26 / March 2013
The valuation of an intangible asset depends upon how it is used
An article in IP Frontline admonishes that the value of an intangible asset should not be assessed in the abstract. It must be valued within the context of its use. Some of these factors include:
- What is the intellectual property; more importantly, how does protecting the IP add value to the business? It is only in how the IP impacts the business that there can be found value.
- What is the remaining useful economic life of the IP? (What have others assigned as useful economic lives of intangibles in purchase price allocations? See BVR’s Benchmarking report.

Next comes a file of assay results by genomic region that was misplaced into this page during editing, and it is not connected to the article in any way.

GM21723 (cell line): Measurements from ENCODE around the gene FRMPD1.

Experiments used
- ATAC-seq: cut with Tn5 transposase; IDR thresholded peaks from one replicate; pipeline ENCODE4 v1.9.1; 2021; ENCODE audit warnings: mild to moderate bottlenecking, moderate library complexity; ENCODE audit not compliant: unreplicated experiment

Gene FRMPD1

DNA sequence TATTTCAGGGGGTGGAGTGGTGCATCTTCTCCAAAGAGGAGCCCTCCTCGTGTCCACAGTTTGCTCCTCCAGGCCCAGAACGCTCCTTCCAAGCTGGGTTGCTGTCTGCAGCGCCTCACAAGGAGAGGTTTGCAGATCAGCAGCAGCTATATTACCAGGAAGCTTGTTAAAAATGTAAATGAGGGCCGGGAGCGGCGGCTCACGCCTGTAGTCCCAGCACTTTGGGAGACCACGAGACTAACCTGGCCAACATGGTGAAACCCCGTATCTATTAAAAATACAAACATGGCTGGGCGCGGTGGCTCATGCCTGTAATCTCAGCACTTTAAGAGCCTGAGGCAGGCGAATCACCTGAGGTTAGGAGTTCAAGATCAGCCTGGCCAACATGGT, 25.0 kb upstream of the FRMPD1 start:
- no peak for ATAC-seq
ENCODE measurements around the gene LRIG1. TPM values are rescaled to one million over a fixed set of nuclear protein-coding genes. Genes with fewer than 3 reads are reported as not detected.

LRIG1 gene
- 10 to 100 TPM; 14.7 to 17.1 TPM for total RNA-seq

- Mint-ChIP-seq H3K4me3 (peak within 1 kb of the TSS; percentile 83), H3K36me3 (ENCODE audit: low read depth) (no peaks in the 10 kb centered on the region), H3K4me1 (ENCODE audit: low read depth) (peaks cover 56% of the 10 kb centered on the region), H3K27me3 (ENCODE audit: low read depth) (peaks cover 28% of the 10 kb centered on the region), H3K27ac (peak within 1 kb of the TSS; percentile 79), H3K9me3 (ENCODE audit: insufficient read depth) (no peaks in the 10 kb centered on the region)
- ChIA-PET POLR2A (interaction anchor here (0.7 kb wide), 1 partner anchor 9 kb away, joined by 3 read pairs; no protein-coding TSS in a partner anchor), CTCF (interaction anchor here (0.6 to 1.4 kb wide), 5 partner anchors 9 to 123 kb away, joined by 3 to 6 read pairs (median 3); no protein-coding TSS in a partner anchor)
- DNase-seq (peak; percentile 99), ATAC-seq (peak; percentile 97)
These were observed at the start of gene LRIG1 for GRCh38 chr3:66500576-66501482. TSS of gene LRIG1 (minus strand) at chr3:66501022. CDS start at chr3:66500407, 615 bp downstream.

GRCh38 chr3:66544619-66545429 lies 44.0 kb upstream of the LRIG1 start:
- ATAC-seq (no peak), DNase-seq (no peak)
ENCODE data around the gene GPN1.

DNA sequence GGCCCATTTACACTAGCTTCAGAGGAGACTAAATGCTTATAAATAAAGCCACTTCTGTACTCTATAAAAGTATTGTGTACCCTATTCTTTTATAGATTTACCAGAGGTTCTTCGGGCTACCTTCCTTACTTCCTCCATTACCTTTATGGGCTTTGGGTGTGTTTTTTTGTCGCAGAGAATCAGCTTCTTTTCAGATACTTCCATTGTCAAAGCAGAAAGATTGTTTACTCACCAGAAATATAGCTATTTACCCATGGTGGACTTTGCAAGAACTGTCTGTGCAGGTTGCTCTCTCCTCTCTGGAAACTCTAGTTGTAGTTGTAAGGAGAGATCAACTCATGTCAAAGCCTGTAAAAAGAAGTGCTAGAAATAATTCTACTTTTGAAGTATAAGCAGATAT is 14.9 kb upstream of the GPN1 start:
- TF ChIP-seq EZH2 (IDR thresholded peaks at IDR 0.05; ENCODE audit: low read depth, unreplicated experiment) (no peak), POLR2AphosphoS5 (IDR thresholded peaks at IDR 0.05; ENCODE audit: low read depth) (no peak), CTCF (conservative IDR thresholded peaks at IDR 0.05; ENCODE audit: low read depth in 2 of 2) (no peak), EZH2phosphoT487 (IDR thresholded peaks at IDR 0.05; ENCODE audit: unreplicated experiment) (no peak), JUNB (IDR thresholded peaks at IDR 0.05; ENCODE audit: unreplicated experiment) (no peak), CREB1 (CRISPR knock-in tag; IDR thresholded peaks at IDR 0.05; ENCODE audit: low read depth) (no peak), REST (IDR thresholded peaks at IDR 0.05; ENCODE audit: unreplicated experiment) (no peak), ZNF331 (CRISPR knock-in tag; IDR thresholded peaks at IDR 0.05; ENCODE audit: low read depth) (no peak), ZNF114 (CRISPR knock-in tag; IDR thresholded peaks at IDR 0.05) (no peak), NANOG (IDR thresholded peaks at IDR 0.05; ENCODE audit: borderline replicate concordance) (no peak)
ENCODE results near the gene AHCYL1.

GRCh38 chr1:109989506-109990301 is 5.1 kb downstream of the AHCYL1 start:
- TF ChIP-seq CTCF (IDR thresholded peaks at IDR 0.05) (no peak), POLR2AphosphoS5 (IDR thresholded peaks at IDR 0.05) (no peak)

- What is the strength of the IP? Is the intellectual property new or a modification of existing intellectual property? Are the patent claims too broadly focused?
- What is the likelihood of technological change that would affect the IP being valued? What are the capital requirements to create or respond to such change?
- Are there any substitutes available and, if so, at what cost?
- How would you assess management skills and experience with respect to the full exploitation of the intellectual property?
- How will be the market response to the product(s) driven by the IP?
- Will there be any regulatory restrictions/difficulties that might affect the exploitation of the IP?
- Are there any strategic factors at play that make the IP more valuable in the hands of an acquirer?